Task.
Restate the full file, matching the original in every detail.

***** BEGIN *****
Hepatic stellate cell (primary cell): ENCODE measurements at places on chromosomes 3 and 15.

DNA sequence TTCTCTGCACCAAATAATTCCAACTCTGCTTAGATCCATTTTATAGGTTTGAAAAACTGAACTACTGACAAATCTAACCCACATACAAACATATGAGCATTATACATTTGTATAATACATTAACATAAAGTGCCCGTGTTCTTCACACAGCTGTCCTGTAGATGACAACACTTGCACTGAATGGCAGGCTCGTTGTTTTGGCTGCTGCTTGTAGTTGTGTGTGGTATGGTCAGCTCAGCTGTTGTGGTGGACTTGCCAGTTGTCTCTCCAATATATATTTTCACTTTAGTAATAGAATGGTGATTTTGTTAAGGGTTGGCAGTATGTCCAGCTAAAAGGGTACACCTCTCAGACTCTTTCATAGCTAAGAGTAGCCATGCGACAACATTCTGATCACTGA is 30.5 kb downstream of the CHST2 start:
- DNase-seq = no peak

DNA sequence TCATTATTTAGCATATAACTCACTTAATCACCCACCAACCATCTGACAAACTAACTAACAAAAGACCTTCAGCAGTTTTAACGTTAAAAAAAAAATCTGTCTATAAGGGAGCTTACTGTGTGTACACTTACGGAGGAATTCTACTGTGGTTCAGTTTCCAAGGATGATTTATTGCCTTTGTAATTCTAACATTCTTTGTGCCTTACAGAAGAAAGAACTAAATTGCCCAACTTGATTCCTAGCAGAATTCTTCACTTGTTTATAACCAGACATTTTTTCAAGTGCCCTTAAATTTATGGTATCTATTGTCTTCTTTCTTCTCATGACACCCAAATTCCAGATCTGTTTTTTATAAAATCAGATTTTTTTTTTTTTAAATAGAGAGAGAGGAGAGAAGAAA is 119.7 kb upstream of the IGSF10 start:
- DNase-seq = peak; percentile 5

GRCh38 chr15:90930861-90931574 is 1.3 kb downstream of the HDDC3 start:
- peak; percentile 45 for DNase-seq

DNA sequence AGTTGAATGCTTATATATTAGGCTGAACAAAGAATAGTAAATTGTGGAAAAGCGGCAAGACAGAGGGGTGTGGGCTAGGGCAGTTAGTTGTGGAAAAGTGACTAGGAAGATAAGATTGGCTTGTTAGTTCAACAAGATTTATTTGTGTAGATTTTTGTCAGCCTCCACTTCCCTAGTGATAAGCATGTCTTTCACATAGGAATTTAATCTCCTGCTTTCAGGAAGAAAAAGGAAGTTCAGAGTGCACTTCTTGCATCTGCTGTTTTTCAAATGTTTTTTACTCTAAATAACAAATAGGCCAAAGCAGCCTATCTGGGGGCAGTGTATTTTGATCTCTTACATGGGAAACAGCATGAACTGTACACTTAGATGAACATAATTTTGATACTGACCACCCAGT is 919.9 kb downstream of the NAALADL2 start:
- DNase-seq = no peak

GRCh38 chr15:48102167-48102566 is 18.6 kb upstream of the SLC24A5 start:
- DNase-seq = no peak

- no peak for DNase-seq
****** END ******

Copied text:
Hepatic stellate cell (primary cell): ENCODE measurements at places on chromosomes 3 and 15.

DNA sequence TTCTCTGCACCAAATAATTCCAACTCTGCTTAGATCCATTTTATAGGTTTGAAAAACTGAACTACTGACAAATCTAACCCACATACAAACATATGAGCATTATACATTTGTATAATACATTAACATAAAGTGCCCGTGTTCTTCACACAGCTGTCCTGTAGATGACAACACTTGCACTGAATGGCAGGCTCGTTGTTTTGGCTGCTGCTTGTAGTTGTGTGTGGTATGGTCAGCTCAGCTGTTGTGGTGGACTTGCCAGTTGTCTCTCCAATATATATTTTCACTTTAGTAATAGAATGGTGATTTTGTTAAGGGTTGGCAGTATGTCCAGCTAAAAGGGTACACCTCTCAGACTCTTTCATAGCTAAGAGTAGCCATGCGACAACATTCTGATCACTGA is 30.5 kb downstream of the CHST2 start:
- DNase-seq = no peak

DNA sequence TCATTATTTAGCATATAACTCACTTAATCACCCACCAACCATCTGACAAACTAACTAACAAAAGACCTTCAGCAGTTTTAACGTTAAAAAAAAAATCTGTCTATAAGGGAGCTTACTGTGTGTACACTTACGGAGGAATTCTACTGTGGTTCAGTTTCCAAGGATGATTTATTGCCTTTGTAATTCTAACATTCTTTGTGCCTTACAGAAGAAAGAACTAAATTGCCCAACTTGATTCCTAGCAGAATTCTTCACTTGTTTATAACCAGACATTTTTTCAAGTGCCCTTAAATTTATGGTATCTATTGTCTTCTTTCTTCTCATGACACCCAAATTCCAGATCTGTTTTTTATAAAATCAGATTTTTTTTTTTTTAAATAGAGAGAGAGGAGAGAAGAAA is 119.7 kb upstream of the IGSF10 start:
- DNase-seq = peak; percentile 5

GRCh38 chr15:90930861-90931574 is 1.3 kb downstream of the HDDC3 start:
- peak; percentile 45 for DNase-seq

DNA sequence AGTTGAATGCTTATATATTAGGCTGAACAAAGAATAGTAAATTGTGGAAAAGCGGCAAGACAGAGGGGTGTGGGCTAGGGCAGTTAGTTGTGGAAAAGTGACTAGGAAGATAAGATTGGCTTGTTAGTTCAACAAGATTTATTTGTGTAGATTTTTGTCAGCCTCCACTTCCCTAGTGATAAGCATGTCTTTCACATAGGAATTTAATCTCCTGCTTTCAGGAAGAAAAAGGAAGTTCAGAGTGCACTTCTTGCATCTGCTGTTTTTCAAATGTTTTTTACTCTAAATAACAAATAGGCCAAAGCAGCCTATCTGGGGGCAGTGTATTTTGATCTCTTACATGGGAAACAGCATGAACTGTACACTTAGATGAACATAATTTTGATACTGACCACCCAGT is 919.9 kb downstream of the NAALADL2 start:
- DNase-seq = no peak

GRCh38 chr15:48102167-48102566 is 18.6 kb upstream of the SLC24A5 start:
- DNase-seq = no peak

- no peak for DNase-seq